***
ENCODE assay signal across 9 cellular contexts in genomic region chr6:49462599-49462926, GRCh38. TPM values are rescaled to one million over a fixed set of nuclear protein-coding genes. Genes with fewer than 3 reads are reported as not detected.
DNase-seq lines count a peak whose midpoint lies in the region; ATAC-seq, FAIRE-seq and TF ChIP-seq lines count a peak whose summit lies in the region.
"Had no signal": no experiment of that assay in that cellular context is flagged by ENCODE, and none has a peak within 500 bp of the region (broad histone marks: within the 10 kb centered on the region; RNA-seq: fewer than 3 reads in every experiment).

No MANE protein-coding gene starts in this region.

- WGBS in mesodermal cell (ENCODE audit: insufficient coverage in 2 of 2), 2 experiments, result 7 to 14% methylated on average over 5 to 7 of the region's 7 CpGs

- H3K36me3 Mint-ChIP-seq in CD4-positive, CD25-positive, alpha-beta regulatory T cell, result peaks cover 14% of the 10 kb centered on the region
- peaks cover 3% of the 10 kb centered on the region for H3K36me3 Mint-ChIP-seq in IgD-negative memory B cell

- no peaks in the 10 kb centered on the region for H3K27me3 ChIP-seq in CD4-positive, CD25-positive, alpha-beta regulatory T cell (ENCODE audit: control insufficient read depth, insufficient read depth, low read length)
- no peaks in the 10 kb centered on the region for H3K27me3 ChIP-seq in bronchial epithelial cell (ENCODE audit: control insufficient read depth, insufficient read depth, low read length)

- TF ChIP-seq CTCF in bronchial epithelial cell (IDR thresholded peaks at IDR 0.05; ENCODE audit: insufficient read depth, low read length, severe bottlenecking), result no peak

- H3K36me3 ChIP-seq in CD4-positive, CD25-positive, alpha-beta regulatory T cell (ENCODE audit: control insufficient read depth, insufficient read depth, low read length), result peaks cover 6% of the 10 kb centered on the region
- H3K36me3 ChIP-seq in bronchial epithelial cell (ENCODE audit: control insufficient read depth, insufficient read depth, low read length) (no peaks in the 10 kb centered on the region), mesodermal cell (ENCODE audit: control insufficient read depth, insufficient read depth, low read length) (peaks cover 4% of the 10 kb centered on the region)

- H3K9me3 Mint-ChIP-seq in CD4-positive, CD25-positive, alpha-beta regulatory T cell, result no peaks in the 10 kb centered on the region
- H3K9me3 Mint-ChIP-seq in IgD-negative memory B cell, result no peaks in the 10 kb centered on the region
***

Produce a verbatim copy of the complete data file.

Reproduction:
ENCODE assay signal across 9 cellular contexts in genomic region chr6:49462599-49462926, GRCh38. TPM values are rescaled to one million over a fixed set of nuclear protein-coding genes. Genes with fewer than 3 reads are reported as not detected.
DNase-seq lines count a peak whose midpoint lies in the region; ATAC-seq, FAIRE-seq and TF ChIP-seq lines count a peak whose summit lies in the region.
"Had no signal": no experiment of that assay in that cellular context is flagged by ENCODE, and none has a peak within 500 bp of the region (broad histone marks: within the 10 kb centered on the region; RNA-seq: fewer than 3 reads in every experiment).

No MANE protein-coding gene starts in this region.

- WGBS in mesodermal cell (ENCODE audit: insufficient coverage in 2 of 2), 2 experiments, result 7 to 14% methylated on average over 5 to 7 of the region's 7 CpGs

- H3K36me3 Mint-ChIP-seq in CD4-positive, CD25-positive, alpha-beta regulatory T cell, result peaks cover 14% of the 10 kb centered on the region
- peaks cover 3% of the 10 kb centered on the region for H3K36me3 Mint-ChIP-seq in IgD-negative memory B cell

- no peaks in the 10 kb centered on the region for H3K27me3 ChIP-seq in CD4-positive, CD25-positive, alpha-beta regulatory T cell (ENCODE audit: control insufficient read depth, insufficient read depth, low read length)
- no peaks in the 10 kb centered on the region for H3K27me3 ChIP-seq in bronchial epithelial cell (ENCODE audit: control insufficient read depth, insufficient read depth, low read length)

- TF ChIP-seq CTCF in bronchial epithelial cell (IDR thresholded peaks at IDR 0.05; ENCODE audit: insufficient read depth, low read length, severe bottlenecking), result no peak

- H3K36me3 ChIP-seq in CD4-positive, CD25-positive, alpha-beta regulatory T cell (ENCODE audit: control insufficient read depth, insufficient read depth, low read length), result peaks cover 6% of the 10 kb centered on the region
- H3K36me3 ChIP-seq in bronchial epithelial cell (ENCODE audit: control insufficient read depth, insufficient read depth, low read length) (no peaks in the 10 kb centered on the region), mesodermal cell (ENCODE audit: control insufficient read depth, insufficient read depth, low read length) (peaks cover 4% of the 10 kb centered on the region)

- H3K9me3 Mint-ChIP-seq in CD4-positive, CD25-positive, alpha-beta regulatory T cell, result no peaks in the 10 kb centered on the region
- H3K9me3 Mint-ChIP-seq in IgD-negative memory B cell, result no peaks in the 10 kb centered on the region